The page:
Following a panel discussion of inspirational leaders at SAS Forum Ireland, Jennifer Major, Head of IoT, discusses why having a diverse tech workforce is critical to the industry’s success.
There are various external influences that determine an individual’s potential. Context is a crucial factor. Globally, context and cultures have been seen to restrict many groups’ potential to succeed in the technology market. Although significant progress towards equality and diversity has been achieved, the battle is far from won.
Pursuing equality and diversity is not about being “politically correct” for the sake of it. This is about making decisions that benefit businesses as well as the communities within which they exist. The benefits that previously under-represented groups can bring to science and analytics needs to be recognised. They can give companies a fresh perspective on things, helping to enhance the workforce already in place. In an increasingly competitive world, harnessing this potential will be paramount to success.
Obstacles to overcome
Many of the obstacles facing excluded groups are cultural. Habitual bias, or the assumption that a certain race, gender or religion is less capable, can exist in many situations, whether explicitly or implicitly. This might be the case for educational institutions, employers and recruitment processes, or just the domestic environment in which people grow up.
Part of the solution is to make our societies, institutions and decision-makers more diverse. A homogenous group may not consciously discriminate against those different to itself, but it is far more likely to privilege similar ideas and perspectives. Diversity isn’t only important to a single race, religion, gender or group – depending on the context, the barriers of bias can limit anyone’s potential.
At the root, encouraging interest in STEM subjects from an early age will help to change perceptions. By focusing on young people as a group and ensuring they have a level playing field on which to start their journey, we stand the best chance of increasing diversity in the field as a whole by helping to build a meritocratic industry.
Equality of educational opportunity is not a new idea, but the need for it is real and pressing. Indeed, in some advanced economies we seem to be moving backwards. In the US, for example, the number of computer science bachelors’ degrees awarded to women peaked in the 1980s and has been dropping ever since.
At the same time, however, there are causes for celebration. Rapid progress has been achieved in BRIC countries where, despite challenges, large numbers of women are eschewing arts subjects for degrees and careers in technology. In China, Brazil and Mexico, women make up 36 percent, 38 percent and 45 percent of the total IT workforce respectively. This is compared to only 17 percent in the UK.
To make further progress at home, we need to address perception problems towards STEM subjects. Old stereotypes of the sciences being the preserve of middle-class white men or awkward social rejects are being undermined every day. Yet those ideas still shape public thought. If children are repeatedly given perceptions that STEM is for a certain or special kind of person, it can reduce the chances they will pursue careers in maths or science.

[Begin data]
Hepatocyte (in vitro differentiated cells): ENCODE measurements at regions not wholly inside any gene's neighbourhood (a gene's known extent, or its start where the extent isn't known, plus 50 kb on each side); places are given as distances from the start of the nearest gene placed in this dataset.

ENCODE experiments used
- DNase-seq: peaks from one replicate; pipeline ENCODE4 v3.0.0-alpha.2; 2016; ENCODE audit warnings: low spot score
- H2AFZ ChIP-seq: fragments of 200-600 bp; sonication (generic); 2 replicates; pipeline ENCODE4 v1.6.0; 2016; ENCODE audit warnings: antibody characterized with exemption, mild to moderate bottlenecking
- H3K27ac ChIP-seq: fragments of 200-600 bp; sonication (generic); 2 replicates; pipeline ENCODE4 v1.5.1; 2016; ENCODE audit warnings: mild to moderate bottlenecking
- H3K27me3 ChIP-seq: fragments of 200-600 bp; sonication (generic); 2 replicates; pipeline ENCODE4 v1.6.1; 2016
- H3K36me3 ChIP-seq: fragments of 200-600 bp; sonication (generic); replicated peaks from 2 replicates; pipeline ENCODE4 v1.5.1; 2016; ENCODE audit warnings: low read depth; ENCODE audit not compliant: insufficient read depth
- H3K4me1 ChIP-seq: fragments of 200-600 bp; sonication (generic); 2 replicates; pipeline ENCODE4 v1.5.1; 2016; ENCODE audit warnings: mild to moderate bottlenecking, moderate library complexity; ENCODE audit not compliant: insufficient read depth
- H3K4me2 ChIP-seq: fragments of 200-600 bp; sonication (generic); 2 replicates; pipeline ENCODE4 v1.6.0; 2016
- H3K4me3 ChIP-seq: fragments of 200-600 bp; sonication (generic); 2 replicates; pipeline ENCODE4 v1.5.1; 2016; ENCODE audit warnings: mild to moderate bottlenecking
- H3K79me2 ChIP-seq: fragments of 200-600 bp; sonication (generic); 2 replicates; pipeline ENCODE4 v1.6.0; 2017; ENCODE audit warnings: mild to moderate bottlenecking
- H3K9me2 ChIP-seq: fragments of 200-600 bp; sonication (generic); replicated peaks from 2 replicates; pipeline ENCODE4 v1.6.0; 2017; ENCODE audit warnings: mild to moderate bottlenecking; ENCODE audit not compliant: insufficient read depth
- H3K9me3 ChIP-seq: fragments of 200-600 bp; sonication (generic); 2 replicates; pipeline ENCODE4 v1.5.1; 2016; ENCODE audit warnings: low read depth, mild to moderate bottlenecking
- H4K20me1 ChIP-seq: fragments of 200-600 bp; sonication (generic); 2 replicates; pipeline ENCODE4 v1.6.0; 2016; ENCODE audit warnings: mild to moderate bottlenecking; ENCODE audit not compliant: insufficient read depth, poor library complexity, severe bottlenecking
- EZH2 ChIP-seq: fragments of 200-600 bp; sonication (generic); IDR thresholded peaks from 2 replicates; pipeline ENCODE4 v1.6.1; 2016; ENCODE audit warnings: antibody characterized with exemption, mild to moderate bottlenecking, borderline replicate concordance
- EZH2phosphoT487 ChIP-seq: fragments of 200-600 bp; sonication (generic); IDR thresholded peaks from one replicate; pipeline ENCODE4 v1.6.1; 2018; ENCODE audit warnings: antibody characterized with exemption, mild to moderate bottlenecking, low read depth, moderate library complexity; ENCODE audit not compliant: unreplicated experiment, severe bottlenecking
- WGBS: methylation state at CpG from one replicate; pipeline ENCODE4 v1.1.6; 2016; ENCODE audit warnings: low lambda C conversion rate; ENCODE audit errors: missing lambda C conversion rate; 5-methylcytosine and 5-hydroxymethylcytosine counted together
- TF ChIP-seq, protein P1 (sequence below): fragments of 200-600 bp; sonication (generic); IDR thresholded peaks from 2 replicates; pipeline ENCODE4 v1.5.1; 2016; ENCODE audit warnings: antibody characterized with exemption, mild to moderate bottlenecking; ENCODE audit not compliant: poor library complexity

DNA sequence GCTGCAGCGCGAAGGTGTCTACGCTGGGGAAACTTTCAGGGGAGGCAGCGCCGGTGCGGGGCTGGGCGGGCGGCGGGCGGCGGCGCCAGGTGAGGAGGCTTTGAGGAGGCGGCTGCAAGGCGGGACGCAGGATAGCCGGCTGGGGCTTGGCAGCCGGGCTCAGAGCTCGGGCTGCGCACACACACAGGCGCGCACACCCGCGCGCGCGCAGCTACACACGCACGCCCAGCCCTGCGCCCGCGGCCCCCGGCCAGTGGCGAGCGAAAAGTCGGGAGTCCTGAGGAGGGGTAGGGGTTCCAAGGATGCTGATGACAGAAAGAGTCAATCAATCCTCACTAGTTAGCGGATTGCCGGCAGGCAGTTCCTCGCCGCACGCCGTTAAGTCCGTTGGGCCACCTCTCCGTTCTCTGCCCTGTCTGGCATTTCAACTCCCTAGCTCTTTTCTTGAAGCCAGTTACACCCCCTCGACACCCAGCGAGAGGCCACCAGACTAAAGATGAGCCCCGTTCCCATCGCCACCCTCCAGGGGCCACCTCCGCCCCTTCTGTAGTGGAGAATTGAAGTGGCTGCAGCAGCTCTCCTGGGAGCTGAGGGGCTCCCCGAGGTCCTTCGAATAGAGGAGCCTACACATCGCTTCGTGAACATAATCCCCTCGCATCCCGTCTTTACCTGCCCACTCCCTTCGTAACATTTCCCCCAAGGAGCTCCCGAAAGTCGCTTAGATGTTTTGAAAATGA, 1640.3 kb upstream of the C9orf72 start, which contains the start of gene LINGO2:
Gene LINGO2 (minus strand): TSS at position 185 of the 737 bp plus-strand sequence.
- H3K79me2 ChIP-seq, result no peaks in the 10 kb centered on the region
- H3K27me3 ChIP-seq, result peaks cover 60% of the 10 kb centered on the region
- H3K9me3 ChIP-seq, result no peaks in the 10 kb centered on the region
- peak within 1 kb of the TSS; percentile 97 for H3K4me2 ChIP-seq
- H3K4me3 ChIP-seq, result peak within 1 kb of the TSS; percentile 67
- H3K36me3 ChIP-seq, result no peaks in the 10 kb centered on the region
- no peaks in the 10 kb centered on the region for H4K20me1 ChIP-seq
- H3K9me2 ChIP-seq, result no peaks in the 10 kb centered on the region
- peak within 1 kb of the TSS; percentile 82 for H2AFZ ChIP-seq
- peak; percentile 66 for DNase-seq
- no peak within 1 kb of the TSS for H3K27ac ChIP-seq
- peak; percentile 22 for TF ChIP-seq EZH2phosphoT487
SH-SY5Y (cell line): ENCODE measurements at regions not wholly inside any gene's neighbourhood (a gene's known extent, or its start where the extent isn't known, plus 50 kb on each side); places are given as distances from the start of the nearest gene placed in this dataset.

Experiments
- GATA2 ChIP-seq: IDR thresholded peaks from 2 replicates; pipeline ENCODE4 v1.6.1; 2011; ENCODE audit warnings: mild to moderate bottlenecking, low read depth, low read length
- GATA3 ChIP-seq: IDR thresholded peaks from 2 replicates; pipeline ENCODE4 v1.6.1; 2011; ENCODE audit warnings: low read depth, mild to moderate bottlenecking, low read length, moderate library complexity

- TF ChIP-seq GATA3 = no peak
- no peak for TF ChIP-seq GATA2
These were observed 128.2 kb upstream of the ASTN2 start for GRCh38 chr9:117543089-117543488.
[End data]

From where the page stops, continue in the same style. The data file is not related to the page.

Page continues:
We are often told that STEM skills can be the foundation of a lucrative career, but is that the most effective message to get children’s attention? In the end, we need to do more to convince future generations that STEM can be fun, fulfilling and useful. Maths and science aren’t all about dry formulae: they are practical and powerful, driving amazing innovation everywhere.
>See also: A-Levels, Gender and STEM 2018
Why ‘analytics for all’?
Without diversity in tech, the same ideas and perspectives will be repeated endlessly leading to a state of stagnation. Increasingly progress in this industry comes from people having different and complementary skills to each other. As data and analytics move closer to the top of the corporate agenda, for example, the ability to communicate simply and inclusively will be crucial.
The real power of analytics is its ability to democratise data for all, from the boardroom to the factory floor and everyone in between. In light of this, each individual should feel inspired to get involved in computer science-related careers.
Last year SAS in the UK signed up to the Tech Talent Charter – a commitment by organisations to a set of undertakings that aim to deliver greater diversity in the UK tech workforce, one that better reflects the make-up of the population. This covers organisations in the technology sector and across all other sectors, who have employees in tech roles, and recruitment agencies who are supplying candidates for tech roles.
Despite the rise of Artificial Intelligence, the need for people to be involved in analytics is limitless. The valuable insights human analytics teams can draw from raw data cannot be ignored. With the workload rising, it’s illogical for companies to disregard talent from any particular group. All in all, for the tech sector to succeed a breakdown of cultural barriers and stereotypes is needed to improve businesses’ speed of travel down the path of analytical growth.
>See also: Women’s Equality Day – Time for change in the STEM sector.
About the Author: Jennifer Major has spent the past 15 years at SAS working as a consultant in a range of different industry sectors including telecommunications, pharmaceuticals, media and services. Most recently, she was focused on the energy sector – this includes the whole ‘smart’ paradigm of Smart Grid, Smart Homes and Smart Cities. In early 2018 Jennifer took the opportunity to head up the IoT practice for SAS UK & Ireland. Jennifer holds a Bachelor Degree in Mathematics and Drama – which she feels to be a perfect combination for someone whose job it is to communicate the power of analytics to businesses.